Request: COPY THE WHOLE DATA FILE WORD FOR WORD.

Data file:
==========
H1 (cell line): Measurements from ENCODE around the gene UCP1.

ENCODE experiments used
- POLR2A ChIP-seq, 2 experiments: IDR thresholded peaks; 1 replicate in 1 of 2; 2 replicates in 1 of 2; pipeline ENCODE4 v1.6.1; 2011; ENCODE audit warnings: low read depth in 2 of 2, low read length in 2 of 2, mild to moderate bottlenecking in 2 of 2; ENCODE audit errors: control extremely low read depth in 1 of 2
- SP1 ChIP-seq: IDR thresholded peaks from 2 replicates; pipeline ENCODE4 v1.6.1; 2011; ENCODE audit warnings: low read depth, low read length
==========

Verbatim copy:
H1 (cell line): Measurements from ENCODE around the gene UCP1.

ENCODE experiments used
- POLR2A ChIP-seq, 2 experiments: IDR thresholded peaks; 1 replicate in 1 of 2; 2 replicates in 1 of 2; pipeline ENCODE4 v1.6.1; 2011; ENCODE audit warnings: low read depth in 2 of 2, low read length in 2 of 2, mild to moderate bottlenecking in 2 of 2; ENCODE audit errors: control extremely low read depth in 1 of 2
- SP1 ChIP-seq: IDR thresholded peaks from 2 replicates; pipeline ENCODE4 v1.6.1; 2011; ENCODE audit warnings: low read depth, low read length